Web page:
I am an example of someone who in their younger years had a very hard time living in the “statistical world.” So strong were the emotions that drove me about, that I was really pretty much unable to understand how anybody could take anything other than personally.
I would see or hear about a certain event and a couple of things would happen.
Firstly, I would latch onto claims whether or not—had I done my due diligence—the facts were really as they were reported.
Secondly, I would be so caught up in the individual story, that I allowed it to “drive me on a macro level.”
The first thing is bad because it means I can be manipulated into believing things happened that actually didn’t. That’s why today, I tend to take more of a measured approach, choosing to get the facts before I react. As I’ve grown older, I’ve come to understand the value of being slow to anger, quick to listen and somewhat slow to speak as well. That doesn’t mean I always “master myself,” where these things are concerned. It does mean I try to do just that.
The second is equally bad. In the course of time, I am coming to realize that people use manipulative practices to convince people that things are far more serious and urgent than they actually are. Yet again, a measured approach is the key to not getting swept up in this sort of “induced panic.”
There’s a third reality here as well. Oftentimes, people are sold on the idea that tools are not in place to deal with issues when they’re found, even though they do actually exist. That’s not to say that things will always work as designed; at times, people must be willing to work a little harder to get things taken care of.
Part of what sells people on all three of these, is the use of anecdotal “evidence.”
The thing is, anecdotes are useful; they provide “color” statistics cannot. That being said, if one relies solely on anecdotal data, he or she is likely to be “sucked in to” believing things that are not true.
There are literally people who make a living convincing others into believe things based on what amounts to propagandized anecdotal data.
The reason such people exist, is that unscrupulous individuals realize they will be able to sway public opinion through their use. This is particularly true where younger, less experienced folks are concerned.
Not all older people, but a large percentage of them, have been taken in by this type of schysterism before. For them, old adage, “Once bitten, twice shy.” Comes into play
There are still those, even as they age, that are regularly trapped into this “bad mentality.” By and large, these folks are driven by emotion.
Emotion is not—contrary to what you might be thinking, looking at my statements to this point—an inherently bad thing. That being said, allowing decisions to be made based solely on feelings, is not a good thing. This is particularly true when the emotions in play are the result of a “small sample of data” but decisions being made are overarching decisions.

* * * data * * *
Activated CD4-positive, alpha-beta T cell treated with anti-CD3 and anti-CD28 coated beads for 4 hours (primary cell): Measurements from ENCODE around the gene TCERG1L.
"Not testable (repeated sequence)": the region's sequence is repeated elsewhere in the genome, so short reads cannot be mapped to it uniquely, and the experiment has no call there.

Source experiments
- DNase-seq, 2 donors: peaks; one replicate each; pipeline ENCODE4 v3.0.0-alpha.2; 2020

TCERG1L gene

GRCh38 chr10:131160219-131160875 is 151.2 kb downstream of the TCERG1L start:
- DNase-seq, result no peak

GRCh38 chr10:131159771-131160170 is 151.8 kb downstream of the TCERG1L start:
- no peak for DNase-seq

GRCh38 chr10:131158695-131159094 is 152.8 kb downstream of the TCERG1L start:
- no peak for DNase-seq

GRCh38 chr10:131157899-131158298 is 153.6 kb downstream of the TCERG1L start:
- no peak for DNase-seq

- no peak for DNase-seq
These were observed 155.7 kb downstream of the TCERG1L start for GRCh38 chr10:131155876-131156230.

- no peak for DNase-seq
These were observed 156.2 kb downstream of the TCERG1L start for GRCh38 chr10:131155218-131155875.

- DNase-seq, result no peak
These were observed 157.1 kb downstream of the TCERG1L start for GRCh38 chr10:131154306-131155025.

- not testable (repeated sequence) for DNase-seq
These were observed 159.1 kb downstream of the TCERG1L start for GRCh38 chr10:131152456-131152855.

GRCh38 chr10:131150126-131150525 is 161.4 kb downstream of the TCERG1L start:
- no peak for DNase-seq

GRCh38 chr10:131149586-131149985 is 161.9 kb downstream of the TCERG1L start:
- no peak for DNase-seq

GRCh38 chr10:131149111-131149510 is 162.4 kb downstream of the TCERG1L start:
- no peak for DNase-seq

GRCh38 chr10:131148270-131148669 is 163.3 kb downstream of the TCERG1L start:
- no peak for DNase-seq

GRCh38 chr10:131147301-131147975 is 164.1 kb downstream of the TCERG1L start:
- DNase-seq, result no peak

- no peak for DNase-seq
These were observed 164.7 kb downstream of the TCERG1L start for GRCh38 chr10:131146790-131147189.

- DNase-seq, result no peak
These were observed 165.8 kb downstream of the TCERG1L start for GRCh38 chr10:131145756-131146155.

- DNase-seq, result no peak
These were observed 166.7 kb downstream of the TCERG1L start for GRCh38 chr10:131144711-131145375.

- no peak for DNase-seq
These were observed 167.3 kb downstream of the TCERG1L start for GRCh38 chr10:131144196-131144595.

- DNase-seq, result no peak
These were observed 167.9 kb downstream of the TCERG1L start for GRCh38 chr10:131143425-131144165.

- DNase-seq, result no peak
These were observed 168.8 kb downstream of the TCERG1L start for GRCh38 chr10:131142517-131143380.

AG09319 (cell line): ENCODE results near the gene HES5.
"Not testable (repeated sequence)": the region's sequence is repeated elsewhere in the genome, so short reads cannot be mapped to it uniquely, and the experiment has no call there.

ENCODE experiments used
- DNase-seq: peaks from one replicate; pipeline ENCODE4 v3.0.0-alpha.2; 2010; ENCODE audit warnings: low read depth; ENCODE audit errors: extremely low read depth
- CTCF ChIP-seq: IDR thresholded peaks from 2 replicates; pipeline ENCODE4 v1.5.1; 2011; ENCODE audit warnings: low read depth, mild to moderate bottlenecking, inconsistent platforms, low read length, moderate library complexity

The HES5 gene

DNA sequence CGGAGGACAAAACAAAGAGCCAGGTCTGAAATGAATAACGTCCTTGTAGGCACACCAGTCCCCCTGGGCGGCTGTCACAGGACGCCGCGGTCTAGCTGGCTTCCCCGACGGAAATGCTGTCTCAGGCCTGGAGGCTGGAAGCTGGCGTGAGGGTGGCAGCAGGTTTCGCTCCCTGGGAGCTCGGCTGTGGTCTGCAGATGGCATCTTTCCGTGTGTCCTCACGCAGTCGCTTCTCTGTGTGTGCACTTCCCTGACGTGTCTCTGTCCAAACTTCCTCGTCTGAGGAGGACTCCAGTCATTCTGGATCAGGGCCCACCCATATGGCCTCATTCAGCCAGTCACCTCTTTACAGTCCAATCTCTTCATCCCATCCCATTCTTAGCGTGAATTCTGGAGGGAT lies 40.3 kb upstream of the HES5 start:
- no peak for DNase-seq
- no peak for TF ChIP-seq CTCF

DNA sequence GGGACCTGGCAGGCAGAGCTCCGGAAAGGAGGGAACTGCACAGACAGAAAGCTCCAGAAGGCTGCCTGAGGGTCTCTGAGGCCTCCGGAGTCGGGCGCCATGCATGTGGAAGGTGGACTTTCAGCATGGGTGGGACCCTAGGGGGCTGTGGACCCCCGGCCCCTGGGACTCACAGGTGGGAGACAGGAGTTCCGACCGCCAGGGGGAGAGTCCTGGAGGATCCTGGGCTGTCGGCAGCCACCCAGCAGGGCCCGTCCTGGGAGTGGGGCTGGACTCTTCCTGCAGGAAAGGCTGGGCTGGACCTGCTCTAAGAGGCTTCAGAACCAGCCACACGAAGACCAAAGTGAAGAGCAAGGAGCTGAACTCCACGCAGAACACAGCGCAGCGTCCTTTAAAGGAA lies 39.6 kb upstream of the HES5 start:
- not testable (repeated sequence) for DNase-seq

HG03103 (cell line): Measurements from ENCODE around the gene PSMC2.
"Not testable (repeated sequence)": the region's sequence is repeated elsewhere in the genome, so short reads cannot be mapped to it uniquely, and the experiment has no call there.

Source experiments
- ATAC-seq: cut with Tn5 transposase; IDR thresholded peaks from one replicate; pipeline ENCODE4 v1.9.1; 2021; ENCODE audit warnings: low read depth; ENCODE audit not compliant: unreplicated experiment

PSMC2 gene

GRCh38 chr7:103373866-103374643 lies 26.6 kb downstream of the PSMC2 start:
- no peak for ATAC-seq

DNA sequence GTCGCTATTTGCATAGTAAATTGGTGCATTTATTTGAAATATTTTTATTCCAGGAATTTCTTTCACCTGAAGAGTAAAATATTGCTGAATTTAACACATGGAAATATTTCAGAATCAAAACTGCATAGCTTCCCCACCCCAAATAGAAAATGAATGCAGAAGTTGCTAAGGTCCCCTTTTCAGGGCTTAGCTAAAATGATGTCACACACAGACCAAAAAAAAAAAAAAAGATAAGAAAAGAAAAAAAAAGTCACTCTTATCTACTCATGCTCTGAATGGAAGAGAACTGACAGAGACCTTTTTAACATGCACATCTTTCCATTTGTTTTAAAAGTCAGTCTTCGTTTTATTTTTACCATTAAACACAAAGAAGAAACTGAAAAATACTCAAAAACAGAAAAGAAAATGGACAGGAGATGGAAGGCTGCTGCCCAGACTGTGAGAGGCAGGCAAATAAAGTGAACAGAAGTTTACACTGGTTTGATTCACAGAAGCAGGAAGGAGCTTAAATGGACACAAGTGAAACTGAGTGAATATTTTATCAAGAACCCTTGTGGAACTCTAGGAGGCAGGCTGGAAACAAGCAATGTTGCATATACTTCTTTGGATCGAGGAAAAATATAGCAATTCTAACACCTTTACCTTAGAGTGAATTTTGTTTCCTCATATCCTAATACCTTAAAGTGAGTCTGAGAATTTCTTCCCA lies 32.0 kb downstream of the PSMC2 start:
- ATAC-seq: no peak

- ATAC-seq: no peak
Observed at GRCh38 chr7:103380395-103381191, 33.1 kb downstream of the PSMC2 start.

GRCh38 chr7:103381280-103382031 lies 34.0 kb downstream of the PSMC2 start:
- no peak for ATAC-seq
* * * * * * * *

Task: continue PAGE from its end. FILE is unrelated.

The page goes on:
There’s an old idea, it is summed up in the expression, “Let the punishment fit the crime.” This is as true for the number of crimes as it is for their severity.
Finding that some very small percentage of a given group of people commits a particular type of crime (or acts in some specific way) is not cause to take “corrective action” on the whole group.
So for example, if we determine that less than one percent of law enforcement officers are guilty of reported misconduct—even if we can assume that number is only a fraction of potential cases—it’s not reasonable to disband entire police departments as a result.
Is it improper to ask that reformative measures be put in place? Maybe, maybe not; that depends on the measure or measures requested.
The point though is, if you’re taking action against a larger group—be they law enforcement, protestors, U.S. Citizens of African family, or anybody else—on the basis of the actions of a tiny minority statistically, you’re probably at the very least overreacting.
In order to know that, it’s necessary to analyze something other than stories that make you “feel.” You must look at data on a larger scale. Let the reader be clear, you must also confirm that data is not “polluted” or otherwise invalid, else you’re no better off than someone reacting emotionally.
Only by looking at statistical data on a larger scale, will you be able to tell whether there’s even a problem to be rectified, much less, determine how to go about fixing it.
I know it’s not easy, to get past the emotion that you feel in a specific case, but it must be done.
Imagine it’s you who’s being badly done by as a result, and if not you, then your husband, wife, child or even grandchild.
People must come to understand that acting out of feelings will almost invariably cause others who have done no harm or wrong to be penalized by those doing so (acting emotionally). Those done harm may very well end up being people about whom you care a great deal. Even if they’re not, remember, the chances are good some body or bodies cares or care about the innocents who are suffering.
Remember too, that making people suffer as retribution for the wrong done to others, when the ones being made to “feel the pain” had nothing to do with that wrong, is as immoral and wrong as the original injustice done.
Put simply, if I didn’t kill your uncle, nor assent to his death, if you make me undergo retribution for that act, you’re potentially no better than the people who actually did kill your uncle. That doesn’t mean it’s not sad, unfortunate, and a matter that should be taken up that your uncle was killed, just that it shouldn’t be a matter of undirected or misdirected rage.
Thanks for reading, and may your time be good.